Pyrroloquinoline Quinone (PQQ): A novel approach to neuroprotection

By Kelly C. Heim, Ph.D.

Pyrroloquinoline quinone (PQQ) is a B vitamin-like cofactor that occurs naturally in plant foods and in most organs and tissues. Over fifteen years of research has underscored the unique properties of PQQ in maintaining neuronal health. The diverse cellular mechanisms of PQQ distinguish this powerful quinone antioxidant from other neuroprotective dietary supplements.

The effects of PQQ on neuronal function partially stem from its influence on mitochondrial homeostasis. While many nutritional supplements support mitochondrial bioenergetics by acting as metabolic cofactors, PQQ supports de novosynthesis of mitochondria by the activation of the transcription factor CREB (cAMP response element binding protein) and the genomic coactivator PGC1α (PPARγ coactivator 1α).(1-3) PGC1α promotes the expression of a network of genes involved in the synthesis of mitochondria.(4) Thus, the mitochondrial effects of PQQ complement the well-known properties of CoQ10. While CoQ10 plays a bioenergetic role within the mitochondrial membrane, PQQ supports the coordinated process through which new mitochondria are generated.

PQQ also supports neuronal health through intracellular targets that are distinct from CoQ10 and are largely unprecedented in the realm of nutritional supplementation. For example, PQQ maintains healthy levels of DJ-1, a protein that plays a role in antioxidant defenses in dopaminergic neurons. PQQ also supports the biosynthesis of nerve growth factor (NGF), an important signaling molecule in the brain and sensory nerves.(1-3, 5, 6) Perhaps the most salient discovery over the past two decades of research on PQQ and neuronal function is its ability to balance activation of ionotropic glutamate receptors. The N-methyl D-aspartate (NMDA) receptor is the primary conduit for excitatory glutamate neurotransmission and is regarded as an important target for maintaining neuronal health. PQQ supports synaptic and intracellular responses by maintaining healthy NMDA receptor activity.(7)

Recent studies indicate that PQQ supports cognitive function. In one study involving rats, PQQ supplementation supported performance in a water maze test.(8) In a randomized, double blind study of 71 middle aged individuals, PQQ supplementation over 12 weeks promoted mental processing. In the same study, a combination of PQQ and CoQ10 was more effective than either agent alone.(9)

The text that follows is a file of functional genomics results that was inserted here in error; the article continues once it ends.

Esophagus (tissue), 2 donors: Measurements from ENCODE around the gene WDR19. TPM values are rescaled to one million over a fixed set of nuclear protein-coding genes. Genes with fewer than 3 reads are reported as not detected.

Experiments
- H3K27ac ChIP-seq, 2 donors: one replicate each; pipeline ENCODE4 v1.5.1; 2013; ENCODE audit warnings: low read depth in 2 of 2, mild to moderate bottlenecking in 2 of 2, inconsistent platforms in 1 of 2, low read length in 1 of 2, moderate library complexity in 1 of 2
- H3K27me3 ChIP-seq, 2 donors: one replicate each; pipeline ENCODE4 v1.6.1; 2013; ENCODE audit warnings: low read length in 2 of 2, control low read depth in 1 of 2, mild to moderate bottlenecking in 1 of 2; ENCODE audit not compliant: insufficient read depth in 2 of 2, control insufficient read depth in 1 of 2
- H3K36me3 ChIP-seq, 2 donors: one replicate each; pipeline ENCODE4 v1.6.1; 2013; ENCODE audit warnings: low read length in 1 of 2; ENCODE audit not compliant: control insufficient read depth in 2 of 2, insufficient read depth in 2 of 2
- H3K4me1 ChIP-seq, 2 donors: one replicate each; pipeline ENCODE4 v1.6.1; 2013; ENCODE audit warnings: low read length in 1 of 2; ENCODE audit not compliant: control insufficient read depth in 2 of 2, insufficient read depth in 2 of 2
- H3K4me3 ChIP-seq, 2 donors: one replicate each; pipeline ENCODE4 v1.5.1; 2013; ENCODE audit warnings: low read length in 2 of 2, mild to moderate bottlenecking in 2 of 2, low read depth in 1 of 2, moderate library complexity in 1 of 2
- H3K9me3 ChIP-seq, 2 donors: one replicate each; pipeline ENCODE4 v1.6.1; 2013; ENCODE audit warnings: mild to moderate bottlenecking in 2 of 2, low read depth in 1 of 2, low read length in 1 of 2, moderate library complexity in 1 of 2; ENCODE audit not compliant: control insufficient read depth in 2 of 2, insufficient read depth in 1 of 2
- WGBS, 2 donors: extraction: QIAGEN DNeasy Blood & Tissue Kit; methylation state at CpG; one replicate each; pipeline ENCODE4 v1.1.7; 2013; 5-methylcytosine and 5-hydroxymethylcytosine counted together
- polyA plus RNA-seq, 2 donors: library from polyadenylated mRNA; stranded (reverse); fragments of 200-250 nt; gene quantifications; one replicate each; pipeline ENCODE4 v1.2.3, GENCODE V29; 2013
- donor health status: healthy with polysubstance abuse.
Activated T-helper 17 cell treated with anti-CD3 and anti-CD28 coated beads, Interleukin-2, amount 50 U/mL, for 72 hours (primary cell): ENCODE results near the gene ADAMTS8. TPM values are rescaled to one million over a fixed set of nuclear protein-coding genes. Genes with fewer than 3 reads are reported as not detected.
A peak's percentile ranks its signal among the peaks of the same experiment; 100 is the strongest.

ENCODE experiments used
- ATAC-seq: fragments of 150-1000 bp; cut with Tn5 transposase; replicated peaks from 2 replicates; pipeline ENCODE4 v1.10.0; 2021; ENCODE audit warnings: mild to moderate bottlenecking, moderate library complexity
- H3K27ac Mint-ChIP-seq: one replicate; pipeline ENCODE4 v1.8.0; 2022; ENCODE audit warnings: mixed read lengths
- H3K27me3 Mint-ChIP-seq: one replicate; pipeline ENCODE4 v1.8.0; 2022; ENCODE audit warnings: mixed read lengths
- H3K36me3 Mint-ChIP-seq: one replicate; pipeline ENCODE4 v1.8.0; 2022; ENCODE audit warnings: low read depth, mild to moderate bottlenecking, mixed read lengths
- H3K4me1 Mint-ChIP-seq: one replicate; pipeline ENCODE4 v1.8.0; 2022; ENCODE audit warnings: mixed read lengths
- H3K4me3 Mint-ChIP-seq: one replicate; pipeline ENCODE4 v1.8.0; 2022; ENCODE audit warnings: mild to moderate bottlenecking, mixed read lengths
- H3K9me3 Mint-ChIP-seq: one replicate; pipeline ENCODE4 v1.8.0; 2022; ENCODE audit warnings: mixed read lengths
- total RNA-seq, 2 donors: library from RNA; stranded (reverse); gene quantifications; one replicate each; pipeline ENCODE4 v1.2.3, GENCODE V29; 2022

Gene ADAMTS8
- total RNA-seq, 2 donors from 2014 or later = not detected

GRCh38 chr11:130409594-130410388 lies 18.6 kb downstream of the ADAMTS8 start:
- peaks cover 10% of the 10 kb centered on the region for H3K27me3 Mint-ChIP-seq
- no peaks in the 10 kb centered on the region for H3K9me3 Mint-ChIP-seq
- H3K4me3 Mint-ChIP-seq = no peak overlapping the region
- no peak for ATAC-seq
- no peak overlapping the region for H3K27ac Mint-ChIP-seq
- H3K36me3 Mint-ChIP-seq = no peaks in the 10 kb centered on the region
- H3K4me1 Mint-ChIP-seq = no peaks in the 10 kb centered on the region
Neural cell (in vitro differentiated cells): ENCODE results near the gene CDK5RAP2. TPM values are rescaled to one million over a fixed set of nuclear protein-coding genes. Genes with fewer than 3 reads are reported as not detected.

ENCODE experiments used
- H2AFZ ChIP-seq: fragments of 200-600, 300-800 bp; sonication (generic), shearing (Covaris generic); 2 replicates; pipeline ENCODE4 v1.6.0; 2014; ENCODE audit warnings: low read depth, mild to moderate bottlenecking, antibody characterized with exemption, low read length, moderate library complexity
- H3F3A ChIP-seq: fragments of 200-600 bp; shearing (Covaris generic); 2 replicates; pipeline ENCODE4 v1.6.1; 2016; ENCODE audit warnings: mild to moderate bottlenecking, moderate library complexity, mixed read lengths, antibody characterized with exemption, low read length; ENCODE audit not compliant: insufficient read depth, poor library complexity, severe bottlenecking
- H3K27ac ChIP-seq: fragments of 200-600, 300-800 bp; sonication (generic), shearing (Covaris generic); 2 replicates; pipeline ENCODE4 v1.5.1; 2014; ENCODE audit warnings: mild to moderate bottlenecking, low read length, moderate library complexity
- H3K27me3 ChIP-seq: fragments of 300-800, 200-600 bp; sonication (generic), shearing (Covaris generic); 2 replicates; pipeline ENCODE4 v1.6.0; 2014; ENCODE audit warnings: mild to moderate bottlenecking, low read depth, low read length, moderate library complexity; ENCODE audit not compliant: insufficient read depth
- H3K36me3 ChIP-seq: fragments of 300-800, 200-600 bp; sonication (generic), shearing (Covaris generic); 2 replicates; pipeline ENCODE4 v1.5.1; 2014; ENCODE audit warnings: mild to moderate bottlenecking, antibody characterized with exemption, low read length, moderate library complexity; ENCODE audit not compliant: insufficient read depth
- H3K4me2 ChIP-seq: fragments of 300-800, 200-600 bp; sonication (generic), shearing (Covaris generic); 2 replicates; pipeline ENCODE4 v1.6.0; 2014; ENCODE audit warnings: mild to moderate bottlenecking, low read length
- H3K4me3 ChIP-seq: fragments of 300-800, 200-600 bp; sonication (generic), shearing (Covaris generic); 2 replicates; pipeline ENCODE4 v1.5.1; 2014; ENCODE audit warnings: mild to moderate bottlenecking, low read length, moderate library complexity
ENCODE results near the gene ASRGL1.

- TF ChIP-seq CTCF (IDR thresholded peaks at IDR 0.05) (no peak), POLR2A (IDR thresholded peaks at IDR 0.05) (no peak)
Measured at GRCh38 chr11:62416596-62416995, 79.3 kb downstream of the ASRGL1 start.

PQQ offers wide range neural and cognitive support, including antioxidant activity, mitochondrial synthesis and nerve cell receptor function. While additional clinical investigations are necessary, existing evidence suggests that PQQ provides powerful multifaceted neuroprotection.


  1. Stites T, Storms D, Bauerly K, Mah J, et al. Pyrroloquinoline quinone modulates mitochondrial quantity and function in mice. J Nutr. 2006;136(2):390-6.
  2. Bauerly KA, Storms DH, Harris CB, Hajizadeh S, et al. Pyrroloquinoline quinone nutritional status alters lysine metabolism and modulates mitochondrial DNA content in the mouse and rat. Biochim Biophys Acta.2006;1760(11):1741-8.
  3. Zhu BQ, Simonis U, Cecchini G, Zhou HZ, et al. Comparison of pyrroloquinoline quinone and/or metoprolol on myocardial infarct size and mitochondrial damage in a rat model of ischemia/reperfusion injury. J Cardiovasc Pharmacol Ther. 2006;11(2):119-28.
  4. Chowanadisai W, Bauerly KA, Tchaparian E, Wong A, et al. Pyrroloquinoline quinone stimulates mitochondrial biogenesis through CREB phosphorylation and increased PGC-1{alpha} expression. J Biol Chem. 2009 [In Press].
  5. Yamaguchi K, Sasano A, Urakami T, Tsuji T, et al. Stimulation of nerve growth factor production by pyrroloquinoline quinone and its derivatives in vitro and in vivoBiosci Biotechnol Biochem. 1993;57(7):1231-3.
  6. Urakami T, Tanaka A, Yamaguchi K, Tsuji T, et al. Synthesis of esters of coenzyme PQQ and IPQ, and stimulation of nerve growth factor production. Biofactors. 1995-1996;5(3):139-46.
  7. Aizenman E, Jensen FE, Gallop PM, Rosenberg PA, et al. Further evidence that pyrroloquinoline quinone interacts with the N-methyl-D-aspartate receptor redox site in rat cortical neurons in vitro. Neurosci Lett.1994;168(1-2):189-92.
  8. Ohwada K, Takeda H, Yamazaki M, Isogai H, et al. Pyrroloquinoline quinone (PQQ) prevents cognitive deficit caused by oxidative stress in rats. J Clin Biochem Nutr. 2008;42:29-34.
  9. Nakano M, Ubukata K, Yamamoto T, Yamaguchi H. Effect of pyrroloquinoline quinone (PQQ) on mental status of middle-aged and elderly persons. FOOD Style 21 2009;13(7):50-53